Last June I gave up the day job to write full-time. Now, when I rise, a long luxurious day opens before me. I don’t know where time goes — I get so little done. In recent months, since my book came out, I’m between worlds. Good worlds. But there’s a lot of languishing. I’m not writing, or not writing much. I mooch around, pick up a book, leaf through its pages, set it down again. I’m searching for one who shares my sensations. I know the authors that deliver and, like an addict, I keeping returning to these. I idle. I jot down notes for new stories. I want to start again but I dread the start of anything, for fear I’ll spoil it. I miss the old stories. I miss being deep in a story and the routine that brings, the shelter it gives. I used to walk out at lunchtime, under trees by the River Poddle — fingers feeling for the notebook and pen in my pocket. Occasionally, something would drop down — kindling for the story, a small illumination. An Einfall, Jung called this, a thing which falls into your head from nowhere.
People say it’s a lonely occupation, writing. Writers say it too. But I think we’re at our least lonely when we write. I think we write our way out of loneliness. I try to be patient. I know the words will return — any day now I’ll sit down and they’ll do a slow-shuffle back onto the screen and after a couple of hours I’ll be right again. Restored, replenished, energised. There were times, before, after rising from my desk on a good day, when the surge of energy was so great, and I so strong, that it seemed like nothing would faze me. I could, I believed, in those moments, perform near-miraculous acts of physical feat. I could, I thought, hop up, throw open my half-empty fridge, and in the blink of an eye make dinner for forty people. I could run out, harness myself to a plough, turn over a whole field in under an hour. And, oh, go on, show me where Everest is, and I’ll climb it for you.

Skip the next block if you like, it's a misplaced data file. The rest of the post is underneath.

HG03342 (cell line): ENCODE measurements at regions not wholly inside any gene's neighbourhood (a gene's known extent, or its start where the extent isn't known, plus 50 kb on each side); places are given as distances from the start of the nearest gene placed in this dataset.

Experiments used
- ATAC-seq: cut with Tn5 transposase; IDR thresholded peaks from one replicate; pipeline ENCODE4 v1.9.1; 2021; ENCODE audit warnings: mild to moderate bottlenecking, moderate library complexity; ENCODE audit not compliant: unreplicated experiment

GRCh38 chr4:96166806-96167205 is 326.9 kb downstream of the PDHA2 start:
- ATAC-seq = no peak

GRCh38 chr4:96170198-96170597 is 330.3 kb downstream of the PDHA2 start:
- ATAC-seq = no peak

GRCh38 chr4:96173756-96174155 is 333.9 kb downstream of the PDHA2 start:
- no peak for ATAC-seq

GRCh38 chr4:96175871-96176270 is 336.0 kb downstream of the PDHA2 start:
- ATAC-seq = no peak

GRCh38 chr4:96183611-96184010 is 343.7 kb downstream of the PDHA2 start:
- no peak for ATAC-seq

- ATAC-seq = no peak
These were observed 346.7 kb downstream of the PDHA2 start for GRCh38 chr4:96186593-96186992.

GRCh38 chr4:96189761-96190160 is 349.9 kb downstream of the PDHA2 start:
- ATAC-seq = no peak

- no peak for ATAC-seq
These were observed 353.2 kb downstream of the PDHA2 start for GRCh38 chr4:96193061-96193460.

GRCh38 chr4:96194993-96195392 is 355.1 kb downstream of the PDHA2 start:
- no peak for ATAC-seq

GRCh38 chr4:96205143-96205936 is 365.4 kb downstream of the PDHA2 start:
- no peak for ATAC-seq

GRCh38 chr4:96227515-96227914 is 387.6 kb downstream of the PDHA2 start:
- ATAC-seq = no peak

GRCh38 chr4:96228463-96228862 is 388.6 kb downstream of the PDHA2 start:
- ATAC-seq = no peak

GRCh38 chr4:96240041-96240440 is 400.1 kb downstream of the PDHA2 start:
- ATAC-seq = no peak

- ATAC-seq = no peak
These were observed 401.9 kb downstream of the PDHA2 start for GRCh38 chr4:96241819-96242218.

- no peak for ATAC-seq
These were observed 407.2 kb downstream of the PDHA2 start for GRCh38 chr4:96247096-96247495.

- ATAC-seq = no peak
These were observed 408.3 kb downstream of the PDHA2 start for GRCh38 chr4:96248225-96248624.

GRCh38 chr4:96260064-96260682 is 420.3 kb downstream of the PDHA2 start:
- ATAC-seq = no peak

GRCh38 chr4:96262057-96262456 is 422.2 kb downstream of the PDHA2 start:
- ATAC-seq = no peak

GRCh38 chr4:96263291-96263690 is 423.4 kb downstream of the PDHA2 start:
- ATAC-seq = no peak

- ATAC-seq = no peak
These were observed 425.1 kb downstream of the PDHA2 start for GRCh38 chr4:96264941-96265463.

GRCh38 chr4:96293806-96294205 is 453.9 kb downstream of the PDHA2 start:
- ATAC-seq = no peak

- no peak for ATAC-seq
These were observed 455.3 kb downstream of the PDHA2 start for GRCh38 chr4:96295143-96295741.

The immersion, the falling away of time, and place, and self — it’s all gravy, then. You’re very porous, too, everything goes in. A line from a poem or a song heard in a certain moment, in a certain state, and the plainest, mundanest, most ordinary word is suddenly more. Suddenly greater, weightier, suddenly devastating. On those days — rare indeed — you hit a place that is the nearest thing to home you’ll ever know. You are the character in his or her most private being. No, you are yourself. No, you are no one. You hold still, you want time to stop, everything to stop, so you can catch it, whatever it is. Whatever it is, it’s what you’re after. And it’s fleeting. But you keep chasing it. Day after day, you go back for more.